I wear a tuxedo once a year. I used to rent a tux but several years ago I bought one. It made sense. My tux has paid for itself in saved rental fees. Still, when you own one, it’s nice to be able to take it out more than once a year to be with others of its kind.
That’s why I was pleased to learn a dinner I’d agreed to attend would be a black tie affair. I was invited by Krug Champagne to attend a champagne dinner (the first ever held in St. John’s) at Raymonds.
Krug champers, by the way, is not sold in Newfoundland and Labrador.
The fact that its bubbly is not sold in this province has not gone unnoticed by the House of Krug, one of Champagne’s luxury houses. The dinner, and making the rounds to visit players in the industry, was part of Krug’s campaign to encourage our liquor commission to sell Krug products.
The dinner was hosted by Eric Lebel, Chef de Caves of the House of Krug. It’s an important sounding title because Lebel has the most important job at Krug. He’s the guy who actually makes the champagne, which is, after all, one of the finest champagnes in the world.
The first thing I noticed at the dinner was that the champagne was not being served in champagne flutes.
That’s the tall thin glass with the narrow rim, thought for years to be the perfect champagne glass because it concentrates the bubbles so they last longer.
Lebel told us that several years ago the House of Krug smashed all of its champagne flutes, abandoning forever the notion that champagne should be served in such a glass. With the help of the Riedel Glass Company they created what they believe is the “perfect” wine glass.
It’s called, the Joseph, after the founder of the House of Krug, Joseph Krug.
Essentially it’s a white Burgundy glass, fat with a wide rim.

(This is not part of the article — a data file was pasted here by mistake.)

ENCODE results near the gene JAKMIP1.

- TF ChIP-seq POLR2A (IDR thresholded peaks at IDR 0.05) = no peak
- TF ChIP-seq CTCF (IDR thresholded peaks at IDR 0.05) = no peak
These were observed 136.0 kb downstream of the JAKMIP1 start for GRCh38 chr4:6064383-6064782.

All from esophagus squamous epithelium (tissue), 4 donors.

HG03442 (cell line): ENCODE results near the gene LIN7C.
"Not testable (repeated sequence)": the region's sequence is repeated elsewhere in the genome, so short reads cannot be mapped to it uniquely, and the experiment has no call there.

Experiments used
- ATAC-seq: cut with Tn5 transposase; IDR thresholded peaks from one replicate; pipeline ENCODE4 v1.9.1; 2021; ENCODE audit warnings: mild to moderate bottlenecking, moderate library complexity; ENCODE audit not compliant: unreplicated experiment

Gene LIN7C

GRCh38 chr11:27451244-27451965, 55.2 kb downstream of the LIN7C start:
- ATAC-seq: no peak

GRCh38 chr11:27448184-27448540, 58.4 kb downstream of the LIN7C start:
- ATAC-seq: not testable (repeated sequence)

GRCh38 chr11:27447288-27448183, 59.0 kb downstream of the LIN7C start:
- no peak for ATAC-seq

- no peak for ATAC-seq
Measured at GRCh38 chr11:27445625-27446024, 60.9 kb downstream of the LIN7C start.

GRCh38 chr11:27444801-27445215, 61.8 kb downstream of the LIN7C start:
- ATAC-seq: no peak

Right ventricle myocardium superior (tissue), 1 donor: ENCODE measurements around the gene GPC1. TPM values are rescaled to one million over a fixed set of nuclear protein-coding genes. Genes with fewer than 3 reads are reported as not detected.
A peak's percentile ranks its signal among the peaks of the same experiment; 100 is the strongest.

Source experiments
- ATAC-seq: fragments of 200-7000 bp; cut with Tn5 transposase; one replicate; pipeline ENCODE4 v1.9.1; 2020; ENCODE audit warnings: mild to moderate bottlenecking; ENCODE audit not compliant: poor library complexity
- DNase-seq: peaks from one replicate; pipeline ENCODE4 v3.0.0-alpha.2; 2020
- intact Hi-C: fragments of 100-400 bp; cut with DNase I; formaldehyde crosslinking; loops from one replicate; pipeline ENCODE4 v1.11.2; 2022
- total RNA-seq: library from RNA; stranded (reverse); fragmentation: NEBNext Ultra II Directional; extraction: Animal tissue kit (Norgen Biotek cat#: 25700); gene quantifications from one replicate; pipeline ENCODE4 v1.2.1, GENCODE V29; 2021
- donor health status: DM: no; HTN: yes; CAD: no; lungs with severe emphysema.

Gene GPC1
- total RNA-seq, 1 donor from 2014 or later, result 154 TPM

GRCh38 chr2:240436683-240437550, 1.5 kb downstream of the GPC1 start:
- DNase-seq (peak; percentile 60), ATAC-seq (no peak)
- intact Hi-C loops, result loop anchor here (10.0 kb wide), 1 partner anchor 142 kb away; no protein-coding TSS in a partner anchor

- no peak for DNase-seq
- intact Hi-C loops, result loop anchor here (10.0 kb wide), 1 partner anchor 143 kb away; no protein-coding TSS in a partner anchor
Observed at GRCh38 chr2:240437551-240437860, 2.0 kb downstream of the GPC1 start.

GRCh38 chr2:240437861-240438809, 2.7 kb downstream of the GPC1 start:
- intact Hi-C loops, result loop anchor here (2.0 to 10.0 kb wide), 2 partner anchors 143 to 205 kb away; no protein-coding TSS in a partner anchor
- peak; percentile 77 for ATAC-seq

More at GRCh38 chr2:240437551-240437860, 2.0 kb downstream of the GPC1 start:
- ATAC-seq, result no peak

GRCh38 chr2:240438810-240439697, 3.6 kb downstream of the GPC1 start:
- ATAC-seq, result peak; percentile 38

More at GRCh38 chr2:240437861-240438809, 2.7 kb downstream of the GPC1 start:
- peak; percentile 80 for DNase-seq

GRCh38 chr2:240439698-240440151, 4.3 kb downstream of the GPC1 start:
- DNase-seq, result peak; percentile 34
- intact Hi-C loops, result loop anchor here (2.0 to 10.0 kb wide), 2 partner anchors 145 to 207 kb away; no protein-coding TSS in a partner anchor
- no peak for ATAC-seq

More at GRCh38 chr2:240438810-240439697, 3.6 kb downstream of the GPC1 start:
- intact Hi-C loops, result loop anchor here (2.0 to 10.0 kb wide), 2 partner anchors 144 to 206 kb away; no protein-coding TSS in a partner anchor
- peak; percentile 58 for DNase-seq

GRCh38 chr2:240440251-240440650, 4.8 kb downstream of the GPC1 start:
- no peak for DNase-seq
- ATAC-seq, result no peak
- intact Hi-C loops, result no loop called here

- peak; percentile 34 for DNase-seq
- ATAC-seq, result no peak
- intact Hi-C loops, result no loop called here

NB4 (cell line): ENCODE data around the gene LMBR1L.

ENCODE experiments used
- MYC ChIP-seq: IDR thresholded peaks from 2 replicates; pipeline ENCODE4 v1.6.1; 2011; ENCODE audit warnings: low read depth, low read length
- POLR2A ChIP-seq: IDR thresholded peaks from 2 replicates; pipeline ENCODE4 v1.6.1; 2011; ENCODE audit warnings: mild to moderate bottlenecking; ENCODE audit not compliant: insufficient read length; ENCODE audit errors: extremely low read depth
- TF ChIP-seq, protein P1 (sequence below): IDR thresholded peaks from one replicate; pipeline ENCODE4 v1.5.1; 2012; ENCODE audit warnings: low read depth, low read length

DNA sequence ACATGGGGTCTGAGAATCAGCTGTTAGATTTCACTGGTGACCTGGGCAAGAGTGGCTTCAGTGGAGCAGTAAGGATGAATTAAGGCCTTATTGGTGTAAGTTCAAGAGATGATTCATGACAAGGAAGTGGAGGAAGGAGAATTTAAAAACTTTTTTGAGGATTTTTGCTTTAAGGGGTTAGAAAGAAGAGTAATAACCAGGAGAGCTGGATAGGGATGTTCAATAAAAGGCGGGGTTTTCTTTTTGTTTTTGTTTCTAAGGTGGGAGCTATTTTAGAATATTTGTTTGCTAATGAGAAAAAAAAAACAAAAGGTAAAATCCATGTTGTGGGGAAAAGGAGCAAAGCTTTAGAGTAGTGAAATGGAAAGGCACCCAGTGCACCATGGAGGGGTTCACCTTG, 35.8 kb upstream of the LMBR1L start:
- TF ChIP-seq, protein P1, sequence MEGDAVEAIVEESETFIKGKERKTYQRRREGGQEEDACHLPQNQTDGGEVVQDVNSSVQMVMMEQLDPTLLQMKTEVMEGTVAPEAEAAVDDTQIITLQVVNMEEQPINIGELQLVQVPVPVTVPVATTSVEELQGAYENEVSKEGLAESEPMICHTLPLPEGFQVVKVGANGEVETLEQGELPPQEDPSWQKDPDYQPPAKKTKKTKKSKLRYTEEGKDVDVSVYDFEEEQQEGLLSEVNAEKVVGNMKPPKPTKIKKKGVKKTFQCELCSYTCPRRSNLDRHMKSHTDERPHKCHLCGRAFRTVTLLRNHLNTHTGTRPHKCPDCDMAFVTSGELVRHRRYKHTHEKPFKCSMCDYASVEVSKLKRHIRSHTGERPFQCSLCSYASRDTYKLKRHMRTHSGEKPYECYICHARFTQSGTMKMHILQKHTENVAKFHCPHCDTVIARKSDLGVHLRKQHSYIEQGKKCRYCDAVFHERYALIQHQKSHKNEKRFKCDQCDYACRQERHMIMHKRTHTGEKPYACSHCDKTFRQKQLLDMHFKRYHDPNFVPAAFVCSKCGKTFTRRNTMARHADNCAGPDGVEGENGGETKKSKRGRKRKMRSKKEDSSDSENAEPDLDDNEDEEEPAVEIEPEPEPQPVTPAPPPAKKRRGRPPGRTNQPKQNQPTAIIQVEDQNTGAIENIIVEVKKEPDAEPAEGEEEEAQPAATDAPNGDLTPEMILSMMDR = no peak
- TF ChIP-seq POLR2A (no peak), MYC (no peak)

So, why such a departure?
Wider is better
Lebel said real champagne holds its bubbles anyway, and the important aspect of enjoying champagne is to be able to get your nose down in the glass to appreciate the beautiful aromas coming off this premium wine.
Jeremy Bonia, Raymonds’ sommelier, agrees.
“All the wineries in Champagne are pouring in wider glasses now,” he said.
“The champagne really shows its full flavour profile, and the aromas are much more prevalent in the wider glass versus the flute, which tends to mute the flavour of the wine. Raymonds has already switched its glasses.”
Lebel told us that of the cuvées (types of champagne) he makes for Krug, the Krug Grande Cuvée is most important because “it is the reason for the House of Krug.”
Joseph Krug felt that great-tasting champagne should be available every year, not just in years of perfect weather and exceptional harvests.
To accomplish this he decided that he would, on an ongoing basis, stockpile wines from truly great years and then, annually, blend these reserved wines with the best quality wines available on any given year.
This way he could maintain a constant supply of a top-quality champagne, and he called it, Krug Grande Cuvée.
Our first course was an arrangement of small appetite enhancers: St. Simon oyster with cucumber pearls, foie gras and rhubarb (sensational) Iberico chorizo, and scallop tartare with beef suet fried potato chip and Acadian sturgeon caviar.
The bites were served with Krug Grande Cuvée. It was a lesson in how beautifully Grande Cuvée can pair with many textures and tastes: salt, sweet, tangy, umami, crisp, dense, soft, and gelatinous.